In the news - SEN numbers drop by 90,000 after Ofsted rebuke

The number of children labelled as having special educational needs (SEN) in England has fallen by almost 90,000 in just two years, official figures have revealed.

In the news: Teaching resources - 2 August

SEN numbers drop by 90,000 after Ofsted rebuke

Fall follows accusation of schools wrongly identifying special needs.

The number of children labelled as having special educational needs (SEN) in England has fallen by almost 90,000 in just two years, official figures have revealed.

The decrease – the first for some years – comes after the government said there were “perverse incentives to over-identify children as having SEN”, claiming in last year’s Green Paper on SEN reform that schools had “perpetuated a culture of low expectations”. Ofsted inspectors have also said that children were being wrongly identified as having SEN simply because teaching was not good enough.

But figures reveal that after a number of years of consistent growth in SEN figures, the total is now falling. In January 2010, 1.48 million pupils were listed by schools as having SEN; this year that number had fallen to 1.39 million, or 17 per cent of the school population.

The fall is in the number of children identified by teachers as having less severe needs, who are then placed on the School Action and School Action Plus registers. The number of children with SEN statements – which have to be agreed by experts, rather than teachers – has remained static at just under 3 per cent of all pupils.

Paul Williams, chair of the SEN committee at the NAHT heads’ union, said the drop could have been prompted by Ofsted’s critical report, which was published two years ago.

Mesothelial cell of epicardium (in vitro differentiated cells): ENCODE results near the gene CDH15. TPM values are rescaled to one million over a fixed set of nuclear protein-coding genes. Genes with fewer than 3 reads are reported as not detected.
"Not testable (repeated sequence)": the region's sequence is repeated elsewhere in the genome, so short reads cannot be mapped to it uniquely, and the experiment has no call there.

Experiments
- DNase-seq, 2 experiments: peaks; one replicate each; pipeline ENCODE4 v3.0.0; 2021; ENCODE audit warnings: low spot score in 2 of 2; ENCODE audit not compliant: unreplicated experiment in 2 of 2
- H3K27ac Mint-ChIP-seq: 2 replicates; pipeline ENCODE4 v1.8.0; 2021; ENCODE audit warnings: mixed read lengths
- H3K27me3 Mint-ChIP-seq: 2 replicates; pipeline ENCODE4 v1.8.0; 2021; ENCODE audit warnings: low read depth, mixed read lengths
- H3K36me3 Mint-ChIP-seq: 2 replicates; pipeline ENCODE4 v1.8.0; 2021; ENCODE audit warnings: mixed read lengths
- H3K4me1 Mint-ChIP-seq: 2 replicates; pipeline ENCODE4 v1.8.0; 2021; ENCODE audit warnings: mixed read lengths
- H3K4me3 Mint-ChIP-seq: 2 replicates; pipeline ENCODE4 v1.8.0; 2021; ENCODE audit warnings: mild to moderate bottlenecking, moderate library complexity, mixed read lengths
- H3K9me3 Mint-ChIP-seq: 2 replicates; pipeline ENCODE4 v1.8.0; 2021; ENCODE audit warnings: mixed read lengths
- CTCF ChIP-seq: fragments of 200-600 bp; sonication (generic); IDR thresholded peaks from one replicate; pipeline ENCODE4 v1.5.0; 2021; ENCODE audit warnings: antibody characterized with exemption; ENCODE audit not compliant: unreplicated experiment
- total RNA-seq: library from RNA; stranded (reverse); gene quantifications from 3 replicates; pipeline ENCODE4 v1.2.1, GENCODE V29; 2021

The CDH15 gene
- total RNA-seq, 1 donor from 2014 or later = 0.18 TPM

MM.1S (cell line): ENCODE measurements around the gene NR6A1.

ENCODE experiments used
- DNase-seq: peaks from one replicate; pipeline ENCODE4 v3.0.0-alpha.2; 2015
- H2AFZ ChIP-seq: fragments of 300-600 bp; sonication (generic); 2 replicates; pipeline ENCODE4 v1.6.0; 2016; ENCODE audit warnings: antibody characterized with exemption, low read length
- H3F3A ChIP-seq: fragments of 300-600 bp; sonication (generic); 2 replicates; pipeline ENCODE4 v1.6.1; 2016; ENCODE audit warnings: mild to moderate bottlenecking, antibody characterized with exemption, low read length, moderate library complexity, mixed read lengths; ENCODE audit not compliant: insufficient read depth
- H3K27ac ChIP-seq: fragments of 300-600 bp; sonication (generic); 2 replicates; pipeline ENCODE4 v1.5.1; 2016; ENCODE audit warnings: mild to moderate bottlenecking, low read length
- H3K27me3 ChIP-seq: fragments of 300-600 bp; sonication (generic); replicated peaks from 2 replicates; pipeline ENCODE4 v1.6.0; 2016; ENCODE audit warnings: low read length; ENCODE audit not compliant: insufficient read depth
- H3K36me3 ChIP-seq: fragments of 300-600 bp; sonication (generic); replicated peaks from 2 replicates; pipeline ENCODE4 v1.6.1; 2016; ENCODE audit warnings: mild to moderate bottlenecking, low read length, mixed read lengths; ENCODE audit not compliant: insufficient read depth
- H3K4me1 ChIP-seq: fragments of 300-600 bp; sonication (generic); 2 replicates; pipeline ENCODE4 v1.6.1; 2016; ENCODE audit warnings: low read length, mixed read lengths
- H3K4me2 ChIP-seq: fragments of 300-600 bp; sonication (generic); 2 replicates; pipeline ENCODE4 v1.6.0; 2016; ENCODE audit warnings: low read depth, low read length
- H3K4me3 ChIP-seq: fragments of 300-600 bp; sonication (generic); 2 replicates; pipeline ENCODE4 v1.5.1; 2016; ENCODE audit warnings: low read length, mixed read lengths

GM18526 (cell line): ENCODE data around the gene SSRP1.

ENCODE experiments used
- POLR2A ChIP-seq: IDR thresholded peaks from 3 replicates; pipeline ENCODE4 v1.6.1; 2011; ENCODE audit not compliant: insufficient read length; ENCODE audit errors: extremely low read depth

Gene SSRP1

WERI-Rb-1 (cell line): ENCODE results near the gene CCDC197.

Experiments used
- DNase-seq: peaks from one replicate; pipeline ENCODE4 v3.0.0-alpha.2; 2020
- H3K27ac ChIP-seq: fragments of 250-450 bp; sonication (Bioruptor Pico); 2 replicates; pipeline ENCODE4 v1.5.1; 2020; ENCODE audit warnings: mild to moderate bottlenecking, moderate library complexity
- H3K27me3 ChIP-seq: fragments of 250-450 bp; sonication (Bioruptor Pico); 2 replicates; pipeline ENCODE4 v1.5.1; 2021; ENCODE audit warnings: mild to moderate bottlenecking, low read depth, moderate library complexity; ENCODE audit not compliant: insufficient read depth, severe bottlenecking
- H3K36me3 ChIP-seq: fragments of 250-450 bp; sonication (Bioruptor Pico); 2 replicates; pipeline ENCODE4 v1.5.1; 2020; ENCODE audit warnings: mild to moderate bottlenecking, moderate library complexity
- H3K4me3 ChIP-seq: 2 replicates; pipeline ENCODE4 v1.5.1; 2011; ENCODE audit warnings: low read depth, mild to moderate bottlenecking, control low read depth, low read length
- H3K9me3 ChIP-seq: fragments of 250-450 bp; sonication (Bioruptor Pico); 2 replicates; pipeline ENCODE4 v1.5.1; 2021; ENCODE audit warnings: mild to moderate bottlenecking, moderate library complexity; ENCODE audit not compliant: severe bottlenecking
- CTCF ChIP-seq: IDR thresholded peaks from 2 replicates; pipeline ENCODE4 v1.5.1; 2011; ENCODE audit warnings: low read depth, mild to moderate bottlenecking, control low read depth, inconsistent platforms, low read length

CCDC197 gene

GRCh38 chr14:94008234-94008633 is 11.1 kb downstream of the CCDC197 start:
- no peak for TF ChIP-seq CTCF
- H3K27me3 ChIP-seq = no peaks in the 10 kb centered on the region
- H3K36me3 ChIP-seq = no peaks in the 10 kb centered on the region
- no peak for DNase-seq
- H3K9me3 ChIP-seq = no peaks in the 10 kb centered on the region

For more on this story, see tomorrow’s TES

Related resources

Identifying and teaching those with dyslexia

  • This part of Sir Jim Rose’s 2009 independent review of the primary curriculum deals with the identification of literacy difficulties and dyslexia.

Do you have a child with autism in your class?

  • This is a concise and practical guide for teachers with a child on the autism spectrum in their class.

SEN initial checklists

  • These lists of identifiers are not scientific, but should be useful for teachers getting to grips with the basic differences, and similarities, of these frequently used labels.

ADD/ADHD possible causes and diagnosis

  • Background information to help better understand the possible causes and diagnosis of attention deficit hyperactivity disorder.

Further news resources

First News front page

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Write all about it

  • Get students creating their own news report with this step-by-step guide

What is the News?

  • A sociological and media perspective on what makes an event 'newsworthy'.

On the box

  • Help pupils to write their own TV news broadcast with this handy PowerPoint.

Structuring stories

  • A scheme of work to help students structure news stories.

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